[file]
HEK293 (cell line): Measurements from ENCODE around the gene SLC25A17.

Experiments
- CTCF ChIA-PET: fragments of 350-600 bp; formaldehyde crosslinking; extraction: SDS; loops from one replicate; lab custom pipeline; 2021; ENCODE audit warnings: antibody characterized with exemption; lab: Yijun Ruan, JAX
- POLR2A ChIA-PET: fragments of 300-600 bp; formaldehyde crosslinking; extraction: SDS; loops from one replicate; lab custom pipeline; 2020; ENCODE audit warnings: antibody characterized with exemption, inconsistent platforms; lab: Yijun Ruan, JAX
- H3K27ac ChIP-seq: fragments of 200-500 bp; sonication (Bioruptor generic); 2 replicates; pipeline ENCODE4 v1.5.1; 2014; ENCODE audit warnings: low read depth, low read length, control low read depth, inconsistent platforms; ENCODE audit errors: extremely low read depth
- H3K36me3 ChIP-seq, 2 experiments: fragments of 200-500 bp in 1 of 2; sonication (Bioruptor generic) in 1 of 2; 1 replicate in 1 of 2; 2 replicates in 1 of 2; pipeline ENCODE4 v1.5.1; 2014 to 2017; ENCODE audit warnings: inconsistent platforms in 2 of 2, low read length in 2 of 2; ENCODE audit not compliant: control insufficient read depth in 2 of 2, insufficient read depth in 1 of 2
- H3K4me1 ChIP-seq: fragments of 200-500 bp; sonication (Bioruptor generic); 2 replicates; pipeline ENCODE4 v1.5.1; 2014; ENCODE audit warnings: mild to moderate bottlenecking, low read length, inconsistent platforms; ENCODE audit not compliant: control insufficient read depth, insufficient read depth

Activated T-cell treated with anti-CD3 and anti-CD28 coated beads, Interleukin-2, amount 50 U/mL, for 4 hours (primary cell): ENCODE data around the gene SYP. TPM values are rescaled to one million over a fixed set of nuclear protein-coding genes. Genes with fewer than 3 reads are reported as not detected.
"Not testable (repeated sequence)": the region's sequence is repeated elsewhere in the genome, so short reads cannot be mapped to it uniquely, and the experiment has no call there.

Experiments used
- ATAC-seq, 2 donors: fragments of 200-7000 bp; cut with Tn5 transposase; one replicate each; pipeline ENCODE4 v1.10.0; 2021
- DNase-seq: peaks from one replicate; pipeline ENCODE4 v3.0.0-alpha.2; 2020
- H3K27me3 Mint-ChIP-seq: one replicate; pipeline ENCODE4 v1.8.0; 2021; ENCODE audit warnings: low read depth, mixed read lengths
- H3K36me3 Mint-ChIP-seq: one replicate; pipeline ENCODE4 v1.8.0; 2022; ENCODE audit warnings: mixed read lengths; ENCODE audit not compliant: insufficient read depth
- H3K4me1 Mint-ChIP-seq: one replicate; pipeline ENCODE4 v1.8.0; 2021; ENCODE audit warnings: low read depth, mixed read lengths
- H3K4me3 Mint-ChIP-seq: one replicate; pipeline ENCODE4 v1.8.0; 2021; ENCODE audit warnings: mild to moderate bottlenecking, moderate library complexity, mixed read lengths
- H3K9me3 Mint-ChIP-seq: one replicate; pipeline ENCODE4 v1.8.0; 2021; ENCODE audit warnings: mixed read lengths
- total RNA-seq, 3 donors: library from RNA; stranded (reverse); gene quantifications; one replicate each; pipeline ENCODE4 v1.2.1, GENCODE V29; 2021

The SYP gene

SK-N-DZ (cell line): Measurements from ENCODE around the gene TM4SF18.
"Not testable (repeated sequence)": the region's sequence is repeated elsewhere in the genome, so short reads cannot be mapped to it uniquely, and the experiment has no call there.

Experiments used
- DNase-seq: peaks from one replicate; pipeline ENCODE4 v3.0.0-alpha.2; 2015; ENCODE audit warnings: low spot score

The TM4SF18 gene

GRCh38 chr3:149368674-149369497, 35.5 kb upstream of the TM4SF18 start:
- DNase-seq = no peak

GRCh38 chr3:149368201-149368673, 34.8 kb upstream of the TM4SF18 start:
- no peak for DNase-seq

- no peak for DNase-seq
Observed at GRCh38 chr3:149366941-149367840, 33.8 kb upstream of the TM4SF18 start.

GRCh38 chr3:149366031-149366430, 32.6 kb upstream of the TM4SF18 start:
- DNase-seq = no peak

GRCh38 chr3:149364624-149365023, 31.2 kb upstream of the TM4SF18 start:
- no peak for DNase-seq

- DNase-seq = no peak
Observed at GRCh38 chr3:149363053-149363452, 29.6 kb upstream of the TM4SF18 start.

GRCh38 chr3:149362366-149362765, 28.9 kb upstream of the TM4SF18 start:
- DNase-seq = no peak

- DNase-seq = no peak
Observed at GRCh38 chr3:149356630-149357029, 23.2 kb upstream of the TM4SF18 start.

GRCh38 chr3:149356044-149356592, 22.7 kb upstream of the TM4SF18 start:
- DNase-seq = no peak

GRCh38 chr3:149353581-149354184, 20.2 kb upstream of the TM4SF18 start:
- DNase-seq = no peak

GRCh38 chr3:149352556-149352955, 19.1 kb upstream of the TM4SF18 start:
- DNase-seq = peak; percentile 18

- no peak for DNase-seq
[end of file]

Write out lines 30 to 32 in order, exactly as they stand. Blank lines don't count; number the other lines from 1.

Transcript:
Observed at GRCh38 chr3:149366941-149367840, 33.8 kb upstream of the TM4SF18 start.

GRCh38 chr3:149366031-149366430, 32.6 kb upstream of the TM4SF18 start:
- DNase-seq = no peak